Decoding the morphology and physical connections of all the neurons populating a brain is necessary for predicting and studying the relationships between its form and function, as well as for documenting structural abnormalities in neuropathies. Digitizing a complete and high-fidelity map of the mammalian brain at the micro-scale will allow neuroscientists to understand disease, consciousness, and ultimately what it is that makes us humans. The critical obstacle for reaching this goal is the lack of robust and accurate tools able to deal with 3D datasets representing dense-packed cells in their native arrangement within the brain. This obliges neuroscientist to manually identify the neurons populating an acquired digital image stack, a notably time-consuming procedure prone to human bias. Here we review the automatic and semi-automatic algorithms and software for neuron segmentation available in the literature, as well as the metrics purposely designed for their validation, highlighting their strengths and limitations. In this direction, we also briefly introduce the recent advances in tissue clarification that enable significant improvements in both optical access of neural tissue and image stack quality, and which could enable more efficient segmentation approaches. Finally, we discuss new methods and tools for processing tissues and acquiring images at sub-cellular scales, which will require new robust algorithms for identifying neurons and their sub-structures (e.g., spines, thin neurites). This will lead to a more detailed structural map of the brain, taking twenty-first century cellular neuroscience to the next level, i.e., the Structural Connectome.

Gotta trace ‘em all: A mini-review on tools and procedures for segmenting single neurons toward deciphering the structural connectome

Magliaro C.;Callara A. L.;Vanello N.;Ahluwalia A.
2019-01-01

Abstract

Decoding the morphology and physical connections of all the neurons populating a brain is necessary for predicting and studying the relationships between its form and function, as well as for documenting structural abnormalities in neuropathies. Digitizing a complete and high-fidelity map of the mammalian brain at the micro-scale will allow neuroscientists to understand disease, consciousness, and ultimately what it is that makes us humans. The critical obstacle for reaching this goal is the lack of robust and accurate tools able to deal with 3D datasets representing dense-packed cells in their native arrangement within the brain. This obliges neuroscientist to manually identify the neurons populating an acquired digital image stack, a notably time-consuming procedure prone to human bias. Here we review the automatic and semi-automatic algorithms and software for neuron segmentation available in the literature, as well as the metrics purposely designed for their validation, highlighting their strengths and limitations. In this direction, we also briefly introduce the recent advances in tissue clarification that enable significant improvements in both optical access of neural tissue and image stack quality, and which could enable more efficient segmentation approaches. Finally, we discuss new methods and tools for processing tissues and acquiring images at sub-cellular scales, which will require new robust algorithms for identifying neurons and their sub-structures (e.g., spines, thin neurites). This will lead to a more detailed structural map of the brain, taking twenty-first century cellular neuroscience to the next level, i.e., the Structural Connectome.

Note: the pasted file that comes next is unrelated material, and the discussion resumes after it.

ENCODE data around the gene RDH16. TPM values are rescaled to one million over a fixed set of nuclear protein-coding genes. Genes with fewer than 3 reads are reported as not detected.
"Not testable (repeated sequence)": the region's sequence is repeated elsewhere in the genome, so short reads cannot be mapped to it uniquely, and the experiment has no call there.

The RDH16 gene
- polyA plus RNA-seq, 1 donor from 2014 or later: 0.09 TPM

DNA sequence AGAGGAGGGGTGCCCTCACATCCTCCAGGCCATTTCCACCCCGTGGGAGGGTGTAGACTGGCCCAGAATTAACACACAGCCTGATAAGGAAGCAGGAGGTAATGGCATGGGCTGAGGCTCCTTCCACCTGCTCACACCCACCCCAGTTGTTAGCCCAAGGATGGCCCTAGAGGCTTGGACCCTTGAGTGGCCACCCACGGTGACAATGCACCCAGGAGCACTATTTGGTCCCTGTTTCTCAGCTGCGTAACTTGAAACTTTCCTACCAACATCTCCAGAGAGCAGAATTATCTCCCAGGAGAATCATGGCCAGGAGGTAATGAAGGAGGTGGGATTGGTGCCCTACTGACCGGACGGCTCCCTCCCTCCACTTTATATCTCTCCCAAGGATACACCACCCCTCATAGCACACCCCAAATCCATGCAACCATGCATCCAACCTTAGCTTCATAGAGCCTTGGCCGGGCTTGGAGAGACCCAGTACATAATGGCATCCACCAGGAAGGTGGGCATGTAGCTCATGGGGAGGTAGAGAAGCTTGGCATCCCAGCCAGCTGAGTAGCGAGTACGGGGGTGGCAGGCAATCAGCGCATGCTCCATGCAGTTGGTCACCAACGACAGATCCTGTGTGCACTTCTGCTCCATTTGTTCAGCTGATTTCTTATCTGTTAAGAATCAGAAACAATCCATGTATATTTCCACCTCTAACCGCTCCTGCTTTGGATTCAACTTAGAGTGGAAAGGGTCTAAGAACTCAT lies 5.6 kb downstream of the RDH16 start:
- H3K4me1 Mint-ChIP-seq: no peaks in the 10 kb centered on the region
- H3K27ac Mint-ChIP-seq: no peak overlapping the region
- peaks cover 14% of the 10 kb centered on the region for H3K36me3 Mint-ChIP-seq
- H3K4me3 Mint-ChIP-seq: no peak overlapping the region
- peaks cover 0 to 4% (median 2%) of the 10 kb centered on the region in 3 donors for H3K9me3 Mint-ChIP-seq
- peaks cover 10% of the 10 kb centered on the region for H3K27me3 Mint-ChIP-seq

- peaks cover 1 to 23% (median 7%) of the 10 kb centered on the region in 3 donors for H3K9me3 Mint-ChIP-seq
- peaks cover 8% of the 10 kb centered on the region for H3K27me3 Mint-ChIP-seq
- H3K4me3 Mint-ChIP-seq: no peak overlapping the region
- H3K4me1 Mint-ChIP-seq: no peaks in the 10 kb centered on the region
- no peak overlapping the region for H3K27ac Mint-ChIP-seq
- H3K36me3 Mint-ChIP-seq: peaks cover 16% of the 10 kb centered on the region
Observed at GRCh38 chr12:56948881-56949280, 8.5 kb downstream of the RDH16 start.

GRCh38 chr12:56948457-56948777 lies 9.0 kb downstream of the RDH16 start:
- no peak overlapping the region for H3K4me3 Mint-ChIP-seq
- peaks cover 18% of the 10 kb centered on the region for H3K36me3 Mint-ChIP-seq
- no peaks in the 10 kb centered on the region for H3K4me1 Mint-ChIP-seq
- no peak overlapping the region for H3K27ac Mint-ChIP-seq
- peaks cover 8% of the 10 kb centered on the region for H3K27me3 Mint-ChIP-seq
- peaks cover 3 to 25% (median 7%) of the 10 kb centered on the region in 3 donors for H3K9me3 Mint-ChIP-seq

2019
Magliaro, C.; Callara, A. L.; Vanello, N.; Ahluwalia, A.
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Utilizza questo identificativo per citare o creare un link a questo documento: https://hdl.handle.net/11568/1025557
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